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Menopause: EHRC publishes new guidance for employers

28 February 2024
The Equality and Human Rights Commission ("EHRC") has published new workplace guidance to help employers understand their legal obligations in relation to supporting workers experiencing menopausal symptoms.

The EHRC Menopause in the workplace: Guidance for employers outlines the impact menopause symptoms can have on women in the workplace.  CIPD research found that 67% of working women between the ages of 40 and 60 with experience of menopausal symptoms said that they have had a mostly negative impact on them at work.  Significantly, over half of respondents were able to think of a time when they were unable to go into work due to their menopause symptoms.  Research by the Fawcett Society found that one in ten women surveyed who were employed during the menopause actually left work due to menopause symptoms. 

Menopause and the Equality Act 2010 ("the Act")

Under the Act, workers are protected against discrimination, harassment and victimisation.  A woman with menopausal symptoms who is discriminated against may be able to bring a claim for disability, sex and/or age discrimination under the Act.  Videos embedded into the guidance explain how someone with symptoms of the menopause could be considered to be disabled under the Act providing they meet the statutory definition of disability.  If the menopause symptoms have a substantial and long-term adverse effect on a worker's ability to carry out normal day-to-day activities the definition will be met.  If the symptoms do amount to the worker being classed as disabled, employers will be under a duty to make reasonable adjustments. It is estimated that only 1 in 5 women do not suffer noticeable symptoms due to menopause and the number who could fall within the definition of disabled under the Act is therefore likely to be significant.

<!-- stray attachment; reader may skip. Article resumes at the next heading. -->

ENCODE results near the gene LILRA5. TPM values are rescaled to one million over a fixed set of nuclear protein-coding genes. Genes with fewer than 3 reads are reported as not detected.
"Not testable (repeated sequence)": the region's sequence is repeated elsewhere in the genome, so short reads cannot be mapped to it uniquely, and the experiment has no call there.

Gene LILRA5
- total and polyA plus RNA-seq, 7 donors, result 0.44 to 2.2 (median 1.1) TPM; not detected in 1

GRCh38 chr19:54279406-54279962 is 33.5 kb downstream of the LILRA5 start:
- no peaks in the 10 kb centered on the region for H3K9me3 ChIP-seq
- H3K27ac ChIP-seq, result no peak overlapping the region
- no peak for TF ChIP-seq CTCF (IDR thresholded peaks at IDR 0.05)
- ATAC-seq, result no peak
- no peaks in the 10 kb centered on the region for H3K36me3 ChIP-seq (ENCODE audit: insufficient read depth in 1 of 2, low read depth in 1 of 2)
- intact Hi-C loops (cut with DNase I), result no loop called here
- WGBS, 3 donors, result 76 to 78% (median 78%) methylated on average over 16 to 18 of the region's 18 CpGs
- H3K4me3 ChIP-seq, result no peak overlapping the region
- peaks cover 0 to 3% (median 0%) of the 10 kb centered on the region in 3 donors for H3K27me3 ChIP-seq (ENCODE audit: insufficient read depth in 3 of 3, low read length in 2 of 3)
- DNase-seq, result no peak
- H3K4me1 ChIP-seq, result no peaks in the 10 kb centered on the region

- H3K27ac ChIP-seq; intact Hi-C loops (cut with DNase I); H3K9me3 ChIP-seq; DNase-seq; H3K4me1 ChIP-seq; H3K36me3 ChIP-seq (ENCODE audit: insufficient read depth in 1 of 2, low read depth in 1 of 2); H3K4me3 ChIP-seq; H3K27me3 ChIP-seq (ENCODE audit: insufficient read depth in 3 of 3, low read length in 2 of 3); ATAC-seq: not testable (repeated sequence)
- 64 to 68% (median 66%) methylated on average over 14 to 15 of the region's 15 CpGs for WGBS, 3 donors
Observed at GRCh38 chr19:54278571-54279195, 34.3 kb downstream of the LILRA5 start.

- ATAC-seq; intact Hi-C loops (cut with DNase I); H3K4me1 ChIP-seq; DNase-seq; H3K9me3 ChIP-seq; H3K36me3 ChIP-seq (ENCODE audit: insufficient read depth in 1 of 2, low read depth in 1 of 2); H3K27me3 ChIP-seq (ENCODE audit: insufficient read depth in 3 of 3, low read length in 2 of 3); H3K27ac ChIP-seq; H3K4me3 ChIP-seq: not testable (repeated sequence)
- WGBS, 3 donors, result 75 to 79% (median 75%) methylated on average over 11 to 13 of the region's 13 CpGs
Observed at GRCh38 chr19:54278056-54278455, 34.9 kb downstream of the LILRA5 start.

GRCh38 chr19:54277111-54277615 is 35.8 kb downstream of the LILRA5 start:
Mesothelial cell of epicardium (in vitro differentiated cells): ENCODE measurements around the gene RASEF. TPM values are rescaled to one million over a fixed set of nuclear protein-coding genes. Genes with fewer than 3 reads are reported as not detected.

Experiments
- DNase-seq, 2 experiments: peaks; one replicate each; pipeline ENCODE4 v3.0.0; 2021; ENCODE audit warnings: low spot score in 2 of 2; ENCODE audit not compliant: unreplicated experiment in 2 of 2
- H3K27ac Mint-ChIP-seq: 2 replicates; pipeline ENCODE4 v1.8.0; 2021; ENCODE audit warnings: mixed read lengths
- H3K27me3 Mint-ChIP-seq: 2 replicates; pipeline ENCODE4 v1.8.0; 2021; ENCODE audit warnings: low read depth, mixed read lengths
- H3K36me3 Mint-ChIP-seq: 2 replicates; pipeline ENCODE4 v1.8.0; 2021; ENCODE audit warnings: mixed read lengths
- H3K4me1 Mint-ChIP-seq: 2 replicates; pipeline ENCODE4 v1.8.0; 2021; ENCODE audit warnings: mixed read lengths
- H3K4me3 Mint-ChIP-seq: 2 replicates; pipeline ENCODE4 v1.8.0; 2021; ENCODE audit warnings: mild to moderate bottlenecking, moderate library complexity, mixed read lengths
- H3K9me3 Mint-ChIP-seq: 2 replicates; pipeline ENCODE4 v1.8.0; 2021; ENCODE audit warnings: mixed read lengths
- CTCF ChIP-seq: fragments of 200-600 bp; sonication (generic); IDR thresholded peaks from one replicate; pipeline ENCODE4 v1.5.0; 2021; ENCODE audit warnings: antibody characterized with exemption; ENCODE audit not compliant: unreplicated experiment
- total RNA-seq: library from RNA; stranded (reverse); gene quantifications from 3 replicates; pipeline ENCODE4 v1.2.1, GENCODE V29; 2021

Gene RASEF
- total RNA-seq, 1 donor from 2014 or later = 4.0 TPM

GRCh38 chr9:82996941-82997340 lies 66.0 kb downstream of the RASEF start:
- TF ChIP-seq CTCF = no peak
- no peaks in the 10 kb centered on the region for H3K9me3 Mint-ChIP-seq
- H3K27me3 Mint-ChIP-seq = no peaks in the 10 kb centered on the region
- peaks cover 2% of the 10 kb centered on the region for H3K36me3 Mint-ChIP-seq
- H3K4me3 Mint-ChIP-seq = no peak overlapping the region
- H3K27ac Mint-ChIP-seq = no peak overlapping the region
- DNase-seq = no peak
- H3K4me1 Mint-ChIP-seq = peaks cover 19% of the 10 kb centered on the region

Legal protection

The video footage in the guidance provides a useful overview and examples of the various legal protections available for those with menopause symptoms:

Risk assessments - The guidance reminds employers that they have a legal obligation under health and safety legislation to conduct an assessment of their workplace risks. 

Reasonable adjustments - The guidance goes on to say that it is good practice to consider how the physical working environment, such as room temperature and ventilation, may affect women experiencing menopausal symptoms.  Rest areas or quiet rooms are also recommended, as well as cooling systems or fans for women experiencing hot flushes.  Uniform policies could be relaxed to allow cooler clothing to be worn and flexible working could also be considered.  The guidance makes it clear that failure to take appropriate steps could amount to a failure to make reasonable adjustments if the worker is classed as disabled.

Indirect discrimination - When a provision, criterion or practice ("PCP") at the workplace disadvantages women experiencing menopausal symptoms this could amount to indirect disability, sex or age discrimination.  A PCP could for example be a uniform policy.  To defend such a claim employers would need to justify the PCP by showing it is a proportionate means of achieving a legitimate aim. 

Discrimination arising from disability – Disciplining a woman for high sickness absence levels when the absence relates to menopausal symptoms could amount to discrimination arising from a disability.  Again, employers seeking to defend such a claim would need to show that the treatment was a proportionate means of achieving a legitimate aim. 

Harassment – Language that ridicules a worker in relation to their menopausal symptoms could amount to harassment related to age, sex or disability. The provisions of the Act include the impact on the person who is the subject of the harassment and intent is not required for a successful claim.

Workers will also be protected against direct discrimination and victimisation in relation to the menopause. 

Open conversations

The guidance encourages employers to have open conversations about the menopause, including with managers and the rest of the workforce.  Training, lunch and learn session and a clear menopause policy are all suggested routes to help promote an open dialogue. 

Celebrating World Menopause Day, running campaigns to promote awareness and allyship training can also help to put the menopause on the agenda in a positive way. 


The new guidance provides a useful reminder for employers on how they can help support their workforce.  The case for supporting colleagues with menopause symptoms is well versed with clear benefits for the wellbeing of the workforce, increased productivity and helping to attract and retain valuable talent.  The skillset and experience this segment of the workforce has should not be underestimated.  With labour supply presenting real problems for some sectors, this guidance should prove to be a useful reminder for employers on how to retain valuable workers. 

Please see our update Menopause and the Workplace which includes some practical suggestions on how employers can help to support employees going through the menopause.  If you need any assistance with regard to the menopause and the workplace please do not hesitate to get in touch. 

Further Reading